Ignoring correlated activity causes a failure of retinal population codes under moonlight conditions [article]

Kiersten Ruda, Joel Zylberberg, Greg D. Field
2019 bioRxiv   pre-print
The retina encodes visual stimuli across light intensities spanning 10-12 orders of magnitude from starlight to sunlight. To accommodate this enormous range, adaptation alters retinal output, changing both the signal and noise among populations of retinal ganglion cells (RGCs). Here we determine how these light level-dependent changes in signal and noise impact decoding of retinal output. In particular, we consider the importance of accounting for noise correlations among RGCs to optimally read
more » ... out retinal activity. We find that at moonlight conditions, correlated noise is greater and assuming independent noise severely diminished decoding performance. In fact, assuming independence among a local population of RGCs produced worse decoding than using a single RGC, demonstrating a failure of population codes when correlated noise is substantial and ignored. We generalize these results with a simple model to determine the signal and noise conditions under which this failure of population processing can occur. This work elucidates the circumstances in which accounting for noise correlations is necessary to take advantage of population-level codes and shows that sensory adaptation can strongly impact decoding requirements on downstream brain areas.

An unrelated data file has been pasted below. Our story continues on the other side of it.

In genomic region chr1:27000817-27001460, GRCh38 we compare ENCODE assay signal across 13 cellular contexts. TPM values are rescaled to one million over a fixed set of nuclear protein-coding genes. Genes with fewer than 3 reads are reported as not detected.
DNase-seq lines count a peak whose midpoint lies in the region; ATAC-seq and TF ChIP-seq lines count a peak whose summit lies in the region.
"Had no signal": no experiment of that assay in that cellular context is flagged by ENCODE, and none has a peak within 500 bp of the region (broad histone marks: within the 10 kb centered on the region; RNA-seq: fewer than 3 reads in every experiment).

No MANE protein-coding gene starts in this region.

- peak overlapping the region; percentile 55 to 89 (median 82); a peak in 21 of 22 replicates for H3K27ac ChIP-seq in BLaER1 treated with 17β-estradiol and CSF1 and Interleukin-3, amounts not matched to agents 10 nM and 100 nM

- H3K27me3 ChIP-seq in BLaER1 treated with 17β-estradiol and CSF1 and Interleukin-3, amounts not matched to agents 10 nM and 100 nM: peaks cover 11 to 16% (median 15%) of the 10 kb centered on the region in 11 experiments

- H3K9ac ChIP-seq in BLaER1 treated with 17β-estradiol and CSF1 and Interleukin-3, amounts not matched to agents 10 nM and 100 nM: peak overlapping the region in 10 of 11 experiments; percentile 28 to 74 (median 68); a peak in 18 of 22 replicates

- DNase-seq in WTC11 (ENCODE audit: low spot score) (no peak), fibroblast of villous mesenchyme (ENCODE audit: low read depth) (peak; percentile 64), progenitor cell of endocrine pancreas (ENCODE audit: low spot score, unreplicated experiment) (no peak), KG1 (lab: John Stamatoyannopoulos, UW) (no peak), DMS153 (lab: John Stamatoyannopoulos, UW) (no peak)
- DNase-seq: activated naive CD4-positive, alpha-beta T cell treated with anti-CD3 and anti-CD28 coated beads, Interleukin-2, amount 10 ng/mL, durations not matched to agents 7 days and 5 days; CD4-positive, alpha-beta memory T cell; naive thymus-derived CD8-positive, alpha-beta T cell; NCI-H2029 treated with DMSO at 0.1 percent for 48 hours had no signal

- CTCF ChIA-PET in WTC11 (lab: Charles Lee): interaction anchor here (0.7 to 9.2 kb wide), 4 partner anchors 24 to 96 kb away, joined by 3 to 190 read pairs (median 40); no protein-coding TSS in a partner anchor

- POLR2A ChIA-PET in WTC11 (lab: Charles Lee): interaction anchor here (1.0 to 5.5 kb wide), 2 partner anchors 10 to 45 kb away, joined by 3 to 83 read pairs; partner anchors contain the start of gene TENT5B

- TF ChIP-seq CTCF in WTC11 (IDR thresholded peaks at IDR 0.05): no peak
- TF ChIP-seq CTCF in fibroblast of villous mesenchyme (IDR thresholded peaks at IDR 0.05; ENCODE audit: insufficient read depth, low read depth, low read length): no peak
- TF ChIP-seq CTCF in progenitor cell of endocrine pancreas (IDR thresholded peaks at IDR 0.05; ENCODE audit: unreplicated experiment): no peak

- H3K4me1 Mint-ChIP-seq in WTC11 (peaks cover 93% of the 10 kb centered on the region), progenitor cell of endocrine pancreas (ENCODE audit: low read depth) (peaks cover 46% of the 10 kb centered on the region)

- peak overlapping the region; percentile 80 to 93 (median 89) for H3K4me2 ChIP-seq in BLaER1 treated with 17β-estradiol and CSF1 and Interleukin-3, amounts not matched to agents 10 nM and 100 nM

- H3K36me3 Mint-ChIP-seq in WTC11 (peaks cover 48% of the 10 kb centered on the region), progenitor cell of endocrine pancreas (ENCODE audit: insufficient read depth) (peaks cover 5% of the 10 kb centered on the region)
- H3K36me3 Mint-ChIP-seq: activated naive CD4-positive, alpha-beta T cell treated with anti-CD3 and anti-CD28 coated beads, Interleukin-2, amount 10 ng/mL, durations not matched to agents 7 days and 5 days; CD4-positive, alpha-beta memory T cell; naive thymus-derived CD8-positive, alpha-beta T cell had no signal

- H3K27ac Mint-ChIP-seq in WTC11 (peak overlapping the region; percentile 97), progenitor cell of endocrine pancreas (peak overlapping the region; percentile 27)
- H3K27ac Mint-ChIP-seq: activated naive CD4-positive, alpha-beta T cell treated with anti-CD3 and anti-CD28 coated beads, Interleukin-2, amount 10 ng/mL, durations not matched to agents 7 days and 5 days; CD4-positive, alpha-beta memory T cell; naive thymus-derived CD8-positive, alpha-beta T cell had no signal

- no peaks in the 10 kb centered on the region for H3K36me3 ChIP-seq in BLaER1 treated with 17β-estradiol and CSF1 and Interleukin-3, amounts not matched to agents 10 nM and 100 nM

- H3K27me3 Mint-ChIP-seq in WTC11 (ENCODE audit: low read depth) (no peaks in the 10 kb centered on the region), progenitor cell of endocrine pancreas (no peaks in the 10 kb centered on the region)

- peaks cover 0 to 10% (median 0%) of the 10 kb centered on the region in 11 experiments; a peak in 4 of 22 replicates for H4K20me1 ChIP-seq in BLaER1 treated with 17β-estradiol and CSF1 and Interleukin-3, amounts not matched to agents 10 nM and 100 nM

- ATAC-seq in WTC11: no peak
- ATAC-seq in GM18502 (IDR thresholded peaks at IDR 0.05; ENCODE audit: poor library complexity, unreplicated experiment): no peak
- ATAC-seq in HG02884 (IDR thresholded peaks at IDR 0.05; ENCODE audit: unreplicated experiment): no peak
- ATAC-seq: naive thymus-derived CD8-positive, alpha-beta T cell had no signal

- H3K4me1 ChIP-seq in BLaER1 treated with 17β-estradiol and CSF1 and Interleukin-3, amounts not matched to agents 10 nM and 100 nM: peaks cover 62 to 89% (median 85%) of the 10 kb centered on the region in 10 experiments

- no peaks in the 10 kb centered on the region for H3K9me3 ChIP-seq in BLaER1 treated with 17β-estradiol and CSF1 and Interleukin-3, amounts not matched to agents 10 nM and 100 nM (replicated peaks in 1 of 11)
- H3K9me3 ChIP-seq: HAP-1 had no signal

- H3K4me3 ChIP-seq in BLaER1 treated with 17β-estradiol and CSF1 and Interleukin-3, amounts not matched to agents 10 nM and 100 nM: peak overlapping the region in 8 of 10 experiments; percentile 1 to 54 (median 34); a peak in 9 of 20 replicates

doi:10.1101/2019.12.18.881201 fatcat:hscuruvmpvfkdkgn2ryzwg47yu